There are two broad types of student loans to pay for college—federal loans and private loans.

Federal college loans are available to all students, and parents can also borrow money to pay for college through the federal PLUS loan program. Federal loans charge a fixed interest rate and offer a variety of different payback plans. Your credit score is not a factor in obtaining a federal college loan.

Private loans are offered by banks, credit unions, and online lenders. Private loans typically charge a variable interest rate and there are not the same flexible repayment options that are available with federal loans. Credit scores are part of the loan process. If your credit score is low, a private student loan lender may approve an application only if there is a co-signer.

5. How to Borrow From Your 401(K)

Borrowing from your 401(k) retirement account is something you might want to consider if you have no other options. But there are drawbacks to a 401(k) loan. During the time you are paying back the loan you likely won't be adding new contributions to your account.

And if you leave your job—voluntarily or not—the 401(k) loan must be repaid within a few months. Fail to do that and the loan will be treated as a withdrawal and you will be hit with a tax bill, and a 10% early-withdrawal penalty if you are under age 55.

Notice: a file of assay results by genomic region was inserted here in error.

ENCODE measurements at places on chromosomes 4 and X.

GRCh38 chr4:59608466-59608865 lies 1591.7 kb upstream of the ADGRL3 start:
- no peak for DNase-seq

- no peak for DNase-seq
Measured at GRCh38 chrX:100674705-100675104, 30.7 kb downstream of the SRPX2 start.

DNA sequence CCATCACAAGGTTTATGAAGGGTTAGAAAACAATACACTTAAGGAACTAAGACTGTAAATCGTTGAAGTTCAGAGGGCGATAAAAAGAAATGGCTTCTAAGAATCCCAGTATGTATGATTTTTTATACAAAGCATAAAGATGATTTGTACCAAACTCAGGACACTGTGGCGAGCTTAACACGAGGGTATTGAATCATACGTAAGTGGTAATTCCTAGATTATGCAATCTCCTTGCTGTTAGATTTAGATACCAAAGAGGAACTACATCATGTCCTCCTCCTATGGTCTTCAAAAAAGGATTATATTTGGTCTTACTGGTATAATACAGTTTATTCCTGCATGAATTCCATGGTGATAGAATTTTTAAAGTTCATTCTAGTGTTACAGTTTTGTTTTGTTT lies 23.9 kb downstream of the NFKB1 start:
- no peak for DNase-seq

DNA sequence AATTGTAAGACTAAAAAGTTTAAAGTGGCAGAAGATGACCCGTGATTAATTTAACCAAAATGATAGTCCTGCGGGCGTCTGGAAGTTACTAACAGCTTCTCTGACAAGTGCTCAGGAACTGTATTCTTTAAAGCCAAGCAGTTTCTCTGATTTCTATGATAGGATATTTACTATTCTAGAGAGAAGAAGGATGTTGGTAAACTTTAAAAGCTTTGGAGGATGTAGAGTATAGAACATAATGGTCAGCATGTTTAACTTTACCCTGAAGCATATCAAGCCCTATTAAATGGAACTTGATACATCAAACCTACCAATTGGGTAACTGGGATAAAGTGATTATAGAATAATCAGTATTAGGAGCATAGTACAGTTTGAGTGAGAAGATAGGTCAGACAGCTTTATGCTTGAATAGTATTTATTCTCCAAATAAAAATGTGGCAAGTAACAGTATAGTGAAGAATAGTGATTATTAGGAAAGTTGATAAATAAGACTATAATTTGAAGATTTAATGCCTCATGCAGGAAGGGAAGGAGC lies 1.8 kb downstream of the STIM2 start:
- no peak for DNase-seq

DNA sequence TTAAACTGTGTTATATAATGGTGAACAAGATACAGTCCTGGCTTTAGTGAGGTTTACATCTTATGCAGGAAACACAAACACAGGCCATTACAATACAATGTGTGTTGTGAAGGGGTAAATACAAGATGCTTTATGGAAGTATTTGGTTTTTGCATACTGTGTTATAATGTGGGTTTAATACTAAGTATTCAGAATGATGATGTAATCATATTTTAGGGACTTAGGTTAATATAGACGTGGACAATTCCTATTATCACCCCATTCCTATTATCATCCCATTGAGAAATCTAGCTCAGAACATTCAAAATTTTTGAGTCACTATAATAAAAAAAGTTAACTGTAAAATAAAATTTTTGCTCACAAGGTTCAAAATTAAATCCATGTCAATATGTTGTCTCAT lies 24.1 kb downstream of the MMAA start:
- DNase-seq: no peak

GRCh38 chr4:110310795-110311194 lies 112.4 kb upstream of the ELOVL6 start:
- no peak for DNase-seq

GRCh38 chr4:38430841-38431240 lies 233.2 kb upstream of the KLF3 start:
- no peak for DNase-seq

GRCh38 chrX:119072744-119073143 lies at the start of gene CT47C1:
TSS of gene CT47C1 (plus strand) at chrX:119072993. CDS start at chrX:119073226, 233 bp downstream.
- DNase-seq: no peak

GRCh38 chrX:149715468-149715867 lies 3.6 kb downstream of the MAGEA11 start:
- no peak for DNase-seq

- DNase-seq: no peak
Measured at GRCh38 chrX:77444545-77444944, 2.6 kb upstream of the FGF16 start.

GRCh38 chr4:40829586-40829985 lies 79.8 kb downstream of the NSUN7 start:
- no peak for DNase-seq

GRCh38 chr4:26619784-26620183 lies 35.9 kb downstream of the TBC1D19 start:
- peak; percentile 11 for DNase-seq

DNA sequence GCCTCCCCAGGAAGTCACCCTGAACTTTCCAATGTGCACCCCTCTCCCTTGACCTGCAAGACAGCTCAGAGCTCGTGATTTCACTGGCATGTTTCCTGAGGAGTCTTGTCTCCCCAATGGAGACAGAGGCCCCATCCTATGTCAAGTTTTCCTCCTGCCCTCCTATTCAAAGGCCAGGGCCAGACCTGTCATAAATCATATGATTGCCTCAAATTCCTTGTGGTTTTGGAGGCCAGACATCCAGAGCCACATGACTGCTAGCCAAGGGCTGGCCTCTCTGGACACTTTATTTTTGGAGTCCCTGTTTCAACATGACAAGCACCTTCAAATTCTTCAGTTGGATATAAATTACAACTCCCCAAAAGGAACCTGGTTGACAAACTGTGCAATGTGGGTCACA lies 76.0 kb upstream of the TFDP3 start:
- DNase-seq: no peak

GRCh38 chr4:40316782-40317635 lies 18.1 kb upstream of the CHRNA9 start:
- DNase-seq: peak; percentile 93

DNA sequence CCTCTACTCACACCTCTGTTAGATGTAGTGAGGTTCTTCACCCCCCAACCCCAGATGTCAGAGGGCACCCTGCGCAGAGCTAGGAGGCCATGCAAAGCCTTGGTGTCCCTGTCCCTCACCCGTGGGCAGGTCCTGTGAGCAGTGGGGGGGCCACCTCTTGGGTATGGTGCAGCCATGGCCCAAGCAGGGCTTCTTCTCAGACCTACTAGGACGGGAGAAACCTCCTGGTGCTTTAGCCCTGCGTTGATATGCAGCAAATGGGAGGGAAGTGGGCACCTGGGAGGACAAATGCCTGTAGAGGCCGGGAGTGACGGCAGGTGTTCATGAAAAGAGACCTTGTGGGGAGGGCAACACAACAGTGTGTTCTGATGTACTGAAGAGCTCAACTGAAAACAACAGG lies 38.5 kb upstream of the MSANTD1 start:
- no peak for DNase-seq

6. How to Borrow From Your Home Equity Line of Credit or Home Equity Loan

If you own your home, and your mortgage balance is around 80% or less of your home's appraised value, you may be able to take out a loan that uses your equity in the home as collateral. A Home Equity Line of Credit (HELOC) works like a credit card—you have a credit line you can tap, typically for 10 years. Interest is charged only on unpaid balances. and the interest rate is typically variable.

A Home Equity Loan is for a fixed number of years—five to 10 years is common—and you receive the entire loan amount as a lump sum. The interest rate is typically fixed.

Borrowing against the value of your home requires careful consideration and deciding between a home equity loan or a line of credit is a big decision. Either way, choose carefully because you could lose your home in the event you fall behind on payments.

Want to instantly increase your credit score? Experian Boost helps by giving you credit for the utility and mobile phone bills you're already paying. Until now, those payments did not positively impact your score.

This service is completely free and can boost your credit score fast by using your own positive payment history. It can also help those with poor or limited credit situations. Other services such as credit repair may cost you up to thousands and only help remove inaccuracies from your credit report.

Editorial Disclaimer: Opinions expressed here are author's alone, not those of any bank, credit card issuer or other company, and have not been reviewed, approved or otherwise endorsed by any of these entities. All information, including rates and fees, are accurate as of the date of publication.